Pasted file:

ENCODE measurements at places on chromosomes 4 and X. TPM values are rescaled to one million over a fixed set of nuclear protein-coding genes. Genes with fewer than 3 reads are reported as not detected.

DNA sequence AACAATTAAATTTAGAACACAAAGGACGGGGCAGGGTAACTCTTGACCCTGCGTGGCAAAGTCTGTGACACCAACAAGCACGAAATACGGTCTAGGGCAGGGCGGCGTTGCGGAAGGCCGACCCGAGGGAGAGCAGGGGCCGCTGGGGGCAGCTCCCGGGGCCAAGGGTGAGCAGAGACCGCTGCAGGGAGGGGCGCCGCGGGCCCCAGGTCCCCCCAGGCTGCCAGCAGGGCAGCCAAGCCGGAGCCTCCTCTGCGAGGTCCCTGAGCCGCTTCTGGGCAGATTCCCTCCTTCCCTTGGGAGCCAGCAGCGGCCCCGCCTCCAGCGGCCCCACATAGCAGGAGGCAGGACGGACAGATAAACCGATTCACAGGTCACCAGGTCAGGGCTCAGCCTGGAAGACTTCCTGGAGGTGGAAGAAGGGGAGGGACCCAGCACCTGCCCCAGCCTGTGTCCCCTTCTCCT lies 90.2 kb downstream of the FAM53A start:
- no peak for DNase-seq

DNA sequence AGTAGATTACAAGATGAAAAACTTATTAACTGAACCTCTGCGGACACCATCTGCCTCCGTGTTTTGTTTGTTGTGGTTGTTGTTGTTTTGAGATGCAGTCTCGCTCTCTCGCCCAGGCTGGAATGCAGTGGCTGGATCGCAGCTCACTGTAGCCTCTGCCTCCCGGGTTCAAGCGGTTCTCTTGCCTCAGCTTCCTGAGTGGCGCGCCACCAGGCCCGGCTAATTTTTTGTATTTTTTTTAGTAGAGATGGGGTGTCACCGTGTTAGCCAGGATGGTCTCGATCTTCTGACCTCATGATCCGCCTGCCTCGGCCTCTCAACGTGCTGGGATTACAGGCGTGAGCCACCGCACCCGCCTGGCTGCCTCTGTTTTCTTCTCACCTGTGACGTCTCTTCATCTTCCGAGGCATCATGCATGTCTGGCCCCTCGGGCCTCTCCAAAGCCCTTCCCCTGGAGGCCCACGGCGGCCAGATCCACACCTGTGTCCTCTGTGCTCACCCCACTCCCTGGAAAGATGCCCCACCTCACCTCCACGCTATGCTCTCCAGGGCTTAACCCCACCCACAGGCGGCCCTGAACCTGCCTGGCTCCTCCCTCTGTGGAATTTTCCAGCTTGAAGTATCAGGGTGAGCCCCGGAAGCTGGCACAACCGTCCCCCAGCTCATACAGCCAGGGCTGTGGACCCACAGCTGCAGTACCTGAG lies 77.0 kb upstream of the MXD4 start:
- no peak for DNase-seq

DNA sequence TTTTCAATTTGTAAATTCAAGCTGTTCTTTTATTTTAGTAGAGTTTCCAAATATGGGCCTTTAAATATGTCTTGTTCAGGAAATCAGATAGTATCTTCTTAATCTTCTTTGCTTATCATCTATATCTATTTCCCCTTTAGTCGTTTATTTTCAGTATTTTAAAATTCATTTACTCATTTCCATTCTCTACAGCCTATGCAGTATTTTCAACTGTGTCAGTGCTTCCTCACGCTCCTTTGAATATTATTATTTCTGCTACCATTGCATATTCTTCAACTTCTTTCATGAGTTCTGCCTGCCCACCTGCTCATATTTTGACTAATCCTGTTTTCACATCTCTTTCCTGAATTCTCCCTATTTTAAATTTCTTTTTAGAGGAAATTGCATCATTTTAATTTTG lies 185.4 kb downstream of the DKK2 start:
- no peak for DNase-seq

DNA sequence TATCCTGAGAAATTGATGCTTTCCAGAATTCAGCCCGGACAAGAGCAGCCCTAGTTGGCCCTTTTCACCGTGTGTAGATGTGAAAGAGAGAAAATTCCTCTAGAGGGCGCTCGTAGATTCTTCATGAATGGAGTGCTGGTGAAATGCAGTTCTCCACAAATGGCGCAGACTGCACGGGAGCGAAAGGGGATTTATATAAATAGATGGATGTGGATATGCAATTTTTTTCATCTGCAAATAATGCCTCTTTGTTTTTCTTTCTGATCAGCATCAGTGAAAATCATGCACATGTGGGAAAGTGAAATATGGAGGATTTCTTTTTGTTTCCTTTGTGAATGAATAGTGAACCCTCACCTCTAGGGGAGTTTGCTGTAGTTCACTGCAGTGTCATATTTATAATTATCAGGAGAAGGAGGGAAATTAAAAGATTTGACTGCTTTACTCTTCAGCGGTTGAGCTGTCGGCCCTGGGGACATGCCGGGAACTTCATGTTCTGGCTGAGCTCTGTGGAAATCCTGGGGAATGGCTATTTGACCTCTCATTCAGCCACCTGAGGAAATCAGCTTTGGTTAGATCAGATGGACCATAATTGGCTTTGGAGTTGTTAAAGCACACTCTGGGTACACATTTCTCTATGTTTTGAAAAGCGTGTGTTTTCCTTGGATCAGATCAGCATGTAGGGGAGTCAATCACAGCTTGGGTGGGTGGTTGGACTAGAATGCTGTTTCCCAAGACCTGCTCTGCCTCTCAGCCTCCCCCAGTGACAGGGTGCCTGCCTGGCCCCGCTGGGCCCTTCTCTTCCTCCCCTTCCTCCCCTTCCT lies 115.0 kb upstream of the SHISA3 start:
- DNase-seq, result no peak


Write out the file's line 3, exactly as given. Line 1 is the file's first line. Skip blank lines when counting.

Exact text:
- no peak for DNase-seq